PTO Seeks Public Comment on Patent Pendency

By Gene Quinn
August 13, 2014

The United States Patent and Trademark Office (USPTO) is seeking public input to determine the optimal first action and total pendency target levels for patents. See Request for Comments on Optimum First Action and Total Patent Pendency. Written comments must be received on or before September 8, 2014, and should be sent via email to: patent_pendency2014@uspto.gov.

Currently, the USPTO targets of 10 months on average to a first office action, and an average of 20 months for total pendency were established with stakeholder input in the previous USPTO 2010–2015 Strategic Plan. In an effort to continue to take into consideration industry realities the USPTO would like to ensure a balance between workload, production capacity and the requirements of the stockholder community.

These targets have guided the USPTO in making significant reductions to pendency over the past four years, specifically: (1) A 30% reduction in average first action pendency, from an average first action pendency of 25.7 months in fiscal year 2010 to the current average first action pendency of 18.1 months; and (2) a 20% reduction in average total pendency, from an average total pendency of 35.3 months in FY 2010 to the current average total pendency of 28.1 months.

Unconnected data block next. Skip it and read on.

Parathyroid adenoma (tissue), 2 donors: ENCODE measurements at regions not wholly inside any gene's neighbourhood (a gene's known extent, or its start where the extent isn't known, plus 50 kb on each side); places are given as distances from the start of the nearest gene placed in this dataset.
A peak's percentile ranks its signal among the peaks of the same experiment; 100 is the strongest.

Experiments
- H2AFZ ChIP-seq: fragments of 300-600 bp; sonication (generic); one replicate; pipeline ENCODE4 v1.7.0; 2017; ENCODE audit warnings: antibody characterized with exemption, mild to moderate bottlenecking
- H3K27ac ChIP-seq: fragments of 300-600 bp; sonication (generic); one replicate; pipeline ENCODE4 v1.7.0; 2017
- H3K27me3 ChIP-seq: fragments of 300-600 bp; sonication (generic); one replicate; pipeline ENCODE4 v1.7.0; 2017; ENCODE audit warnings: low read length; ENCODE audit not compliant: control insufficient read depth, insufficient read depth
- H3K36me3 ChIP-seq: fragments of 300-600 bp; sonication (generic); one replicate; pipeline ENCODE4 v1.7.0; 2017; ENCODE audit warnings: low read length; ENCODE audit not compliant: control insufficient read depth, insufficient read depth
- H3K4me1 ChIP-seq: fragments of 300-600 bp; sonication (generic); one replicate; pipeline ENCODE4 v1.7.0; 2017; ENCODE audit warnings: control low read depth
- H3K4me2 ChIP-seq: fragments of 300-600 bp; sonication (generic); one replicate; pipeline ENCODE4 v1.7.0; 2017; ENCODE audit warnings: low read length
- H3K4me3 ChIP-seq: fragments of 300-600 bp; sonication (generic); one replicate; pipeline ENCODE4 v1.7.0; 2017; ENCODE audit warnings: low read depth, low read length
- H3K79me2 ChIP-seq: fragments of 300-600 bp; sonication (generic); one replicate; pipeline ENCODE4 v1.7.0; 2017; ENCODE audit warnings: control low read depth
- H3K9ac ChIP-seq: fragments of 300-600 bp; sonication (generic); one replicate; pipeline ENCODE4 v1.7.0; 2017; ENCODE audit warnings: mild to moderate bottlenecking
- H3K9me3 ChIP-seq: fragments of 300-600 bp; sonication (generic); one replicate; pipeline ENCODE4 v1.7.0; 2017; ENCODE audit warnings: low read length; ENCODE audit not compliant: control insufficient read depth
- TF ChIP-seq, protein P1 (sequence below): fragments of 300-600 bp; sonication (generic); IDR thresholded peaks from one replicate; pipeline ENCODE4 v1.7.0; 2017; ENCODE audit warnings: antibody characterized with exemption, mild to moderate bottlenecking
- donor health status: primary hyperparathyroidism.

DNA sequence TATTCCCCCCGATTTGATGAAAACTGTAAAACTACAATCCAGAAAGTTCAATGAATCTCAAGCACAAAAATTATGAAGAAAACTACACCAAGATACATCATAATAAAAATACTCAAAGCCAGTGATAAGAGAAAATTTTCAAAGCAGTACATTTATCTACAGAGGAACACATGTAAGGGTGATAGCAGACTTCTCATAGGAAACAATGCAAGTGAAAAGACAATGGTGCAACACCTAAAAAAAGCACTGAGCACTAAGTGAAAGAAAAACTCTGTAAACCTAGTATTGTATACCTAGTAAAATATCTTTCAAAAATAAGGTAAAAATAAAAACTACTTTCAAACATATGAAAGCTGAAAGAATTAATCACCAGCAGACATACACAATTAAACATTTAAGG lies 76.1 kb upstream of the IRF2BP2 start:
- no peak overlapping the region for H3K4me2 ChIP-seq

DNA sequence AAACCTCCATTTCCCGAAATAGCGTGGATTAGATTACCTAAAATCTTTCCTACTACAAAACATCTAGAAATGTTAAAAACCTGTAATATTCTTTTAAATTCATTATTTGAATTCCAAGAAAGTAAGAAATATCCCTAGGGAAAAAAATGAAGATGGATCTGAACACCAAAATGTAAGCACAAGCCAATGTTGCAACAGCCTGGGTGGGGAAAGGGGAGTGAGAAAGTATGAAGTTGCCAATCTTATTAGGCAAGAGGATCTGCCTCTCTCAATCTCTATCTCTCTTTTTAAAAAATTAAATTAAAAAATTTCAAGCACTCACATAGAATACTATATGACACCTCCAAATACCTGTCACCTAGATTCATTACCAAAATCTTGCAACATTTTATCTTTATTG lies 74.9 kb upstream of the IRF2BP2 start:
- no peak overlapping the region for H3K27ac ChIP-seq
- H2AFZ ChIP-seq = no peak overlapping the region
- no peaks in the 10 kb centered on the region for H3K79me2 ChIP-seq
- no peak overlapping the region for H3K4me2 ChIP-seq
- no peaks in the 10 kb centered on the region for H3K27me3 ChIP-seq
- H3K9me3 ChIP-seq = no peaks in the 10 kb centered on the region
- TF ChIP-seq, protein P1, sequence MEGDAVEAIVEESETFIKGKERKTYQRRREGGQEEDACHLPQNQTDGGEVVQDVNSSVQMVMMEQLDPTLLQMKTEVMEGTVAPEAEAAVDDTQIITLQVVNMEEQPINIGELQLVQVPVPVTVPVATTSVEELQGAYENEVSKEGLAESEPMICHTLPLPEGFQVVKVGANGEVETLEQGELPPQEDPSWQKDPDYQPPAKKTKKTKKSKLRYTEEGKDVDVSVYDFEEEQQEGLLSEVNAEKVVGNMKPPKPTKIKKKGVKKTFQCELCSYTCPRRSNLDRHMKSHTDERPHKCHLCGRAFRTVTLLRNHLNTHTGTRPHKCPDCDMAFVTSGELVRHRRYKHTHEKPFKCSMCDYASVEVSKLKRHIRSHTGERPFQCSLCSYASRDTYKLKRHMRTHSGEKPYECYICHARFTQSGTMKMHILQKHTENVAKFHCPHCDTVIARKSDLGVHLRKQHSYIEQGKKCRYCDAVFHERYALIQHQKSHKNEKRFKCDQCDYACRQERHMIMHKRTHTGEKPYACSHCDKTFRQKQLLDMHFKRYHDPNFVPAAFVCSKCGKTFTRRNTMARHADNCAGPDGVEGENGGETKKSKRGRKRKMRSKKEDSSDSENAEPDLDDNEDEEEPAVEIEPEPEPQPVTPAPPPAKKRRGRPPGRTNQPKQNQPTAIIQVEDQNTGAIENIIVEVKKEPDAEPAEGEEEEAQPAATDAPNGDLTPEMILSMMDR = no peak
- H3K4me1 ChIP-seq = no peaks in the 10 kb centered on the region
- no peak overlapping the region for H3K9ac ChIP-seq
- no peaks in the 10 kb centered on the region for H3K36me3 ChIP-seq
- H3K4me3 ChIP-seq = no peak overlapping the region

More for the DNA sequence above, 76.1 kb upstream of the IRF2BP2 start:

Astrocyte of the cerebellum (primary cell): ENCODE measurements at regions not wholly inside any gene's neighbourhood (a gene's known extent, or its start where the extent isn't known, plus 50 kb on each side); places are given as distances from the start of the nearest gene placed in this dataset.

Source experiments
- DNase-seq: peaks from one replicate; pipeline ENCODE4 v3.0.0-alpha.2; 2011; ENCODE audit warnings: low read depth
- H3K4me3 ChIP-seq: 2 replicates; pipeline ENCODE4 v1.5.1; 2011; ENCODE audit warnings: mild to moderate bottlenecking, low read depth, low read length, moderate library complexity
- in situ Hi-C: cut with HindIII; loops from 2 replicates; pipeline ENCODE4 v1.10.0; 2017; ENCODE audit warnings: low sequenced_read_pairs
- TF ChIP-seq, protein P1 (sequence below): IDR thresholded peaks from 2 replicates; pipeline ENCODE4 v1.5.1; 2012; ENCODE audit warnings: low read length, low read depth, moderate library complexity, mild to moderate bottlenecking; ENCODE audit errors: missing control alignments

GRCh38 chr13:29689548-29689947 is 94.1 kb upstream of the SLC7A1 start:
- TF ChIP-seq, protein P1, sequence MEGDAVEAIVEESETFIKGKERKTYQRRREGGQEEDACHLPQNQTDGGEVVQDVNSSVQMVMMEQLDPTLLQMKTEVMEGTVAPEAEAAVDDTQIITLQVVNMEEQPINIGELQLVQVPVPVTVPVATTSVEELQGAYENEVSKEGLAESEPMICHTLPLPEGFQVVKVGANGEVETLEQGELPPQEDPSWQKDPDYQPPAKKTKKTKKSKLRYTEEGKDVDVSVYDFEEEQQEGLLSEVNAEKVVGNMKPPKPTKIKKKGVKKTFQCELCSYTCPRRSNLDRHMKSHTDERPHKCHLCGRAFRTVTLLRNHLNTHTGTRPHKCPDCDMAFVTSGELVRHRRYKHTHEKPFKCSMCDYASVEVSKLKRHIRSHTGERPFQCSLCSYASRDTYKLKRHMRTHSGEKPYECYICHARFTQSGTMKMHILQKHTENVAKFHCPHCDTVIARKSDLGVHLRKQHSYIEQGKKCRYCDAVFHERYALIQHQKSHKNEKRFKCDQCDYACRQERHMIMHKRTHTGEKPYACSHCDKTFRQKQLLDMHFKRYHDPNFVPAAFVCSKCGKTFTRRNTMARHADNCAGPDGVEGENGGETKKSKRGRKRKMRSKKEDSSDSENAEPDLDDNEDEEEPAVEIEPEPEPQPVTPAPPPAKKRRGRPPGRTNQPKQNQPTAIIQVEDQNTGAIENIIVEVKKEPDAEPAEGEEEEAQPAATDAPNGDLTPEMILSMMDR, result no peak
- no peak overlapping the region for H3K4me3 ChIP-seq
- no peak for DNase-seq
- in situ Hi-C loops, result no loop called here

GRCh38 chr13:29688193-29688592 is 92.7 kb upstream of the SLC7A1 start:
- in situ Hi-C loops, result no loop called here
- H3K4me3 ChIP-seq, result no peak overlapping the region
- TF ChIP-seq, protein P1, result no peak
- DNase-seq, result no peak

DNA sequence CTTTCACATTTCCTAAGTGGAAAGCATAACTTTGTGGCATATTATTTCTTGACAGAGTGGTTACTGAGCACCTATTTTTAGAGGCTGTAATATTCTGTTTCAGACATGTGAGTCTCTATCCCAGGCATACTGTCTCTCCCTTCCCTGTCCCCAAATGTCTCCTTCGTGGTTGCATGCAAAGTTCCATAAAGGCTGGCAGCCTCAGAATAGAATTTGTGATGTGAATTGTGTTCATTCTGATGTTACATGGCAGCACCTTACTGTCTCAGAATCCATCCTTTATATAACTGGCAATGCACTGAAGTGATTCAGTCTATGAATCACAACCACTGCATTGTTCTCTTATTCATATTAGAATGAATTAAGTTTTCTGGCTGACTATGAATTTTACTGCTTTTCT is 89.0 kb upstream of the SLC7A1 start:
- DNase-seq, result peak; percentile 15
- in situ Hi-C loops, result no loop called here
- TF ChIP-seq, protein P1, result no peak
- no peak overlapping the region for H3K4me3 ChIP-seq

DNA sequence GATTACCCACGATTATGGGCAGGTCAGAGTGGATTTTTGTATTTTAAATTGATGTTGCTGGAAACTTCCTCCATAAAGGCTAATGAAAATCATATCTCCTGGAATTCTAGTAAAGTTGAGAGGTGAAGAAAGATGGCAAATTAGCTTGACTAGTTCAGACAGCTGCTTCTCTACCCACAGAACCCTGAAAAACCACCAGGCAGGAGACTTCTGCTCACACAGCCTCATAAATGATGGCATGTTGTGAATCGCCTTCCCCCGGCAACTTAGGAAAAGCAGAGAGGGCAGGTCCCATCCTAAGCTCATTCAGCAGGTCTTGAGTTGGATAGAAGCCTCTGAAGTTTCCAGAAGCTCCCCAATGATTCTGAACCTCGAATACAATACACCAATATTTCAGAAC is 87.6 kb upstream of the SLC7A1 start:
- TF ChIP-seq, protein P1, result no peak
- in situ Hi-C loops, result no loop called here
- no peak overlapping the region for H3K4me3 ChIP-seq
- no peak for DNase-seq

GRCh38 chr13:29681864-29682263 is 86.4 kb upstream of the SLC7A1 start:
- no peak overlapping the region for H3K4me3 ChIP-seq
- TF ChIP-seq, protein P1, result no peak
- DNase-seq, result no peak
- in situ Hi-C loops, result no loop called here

In the September 24, 2012, report of the Patent Public Advisory Committee (PPAC) noted that it supports reducing pendency, but also noted that the goals of the Office, while laudable, are not magical. PPAC specifically noted that the ten month first action pendency and twenty month total pendency could be improved. The PPAC advised that it was the collective opinion of the Committee that the USPTO should reach a properly balanced level of patent applications pending at the USPTO that is appropriate for the workforce level of the Office. Further, PPAC stated that inventory of patent applications should be low enough to achieve desired decreased pendency and high enough to accommodate potential fluctuations in application filings, retention of examiners, and changes in RCE filings stemming from the programs being instituted by the USPTO.

The Patent Office believes that by reviewing the optimal pendency levels the Office will be in a better position to plan for patent examination staffing levels and other agency resource requirements. Furthermore, revised or reaffirmed target goals for pendency will inform patent fee levels and revenue estimates during the biennial patent fee review.

It is against this backdrop that the USPTO is seeking comment on patent pendency. The USPTO is inviting the public to submit comments on issues related to patent application pendency. The USPTO is specifically seeking comments on the following questions:

  1. Are the current targets of 10 month average first action patent pendency and 20 month average total patent pendency the right agency strategic targets for the USPTO, stakeholders, and the public at large? If not, what are the appropriate average first action patent pendency and average total patent pendency targets, and what is the supporting rationale for different targets?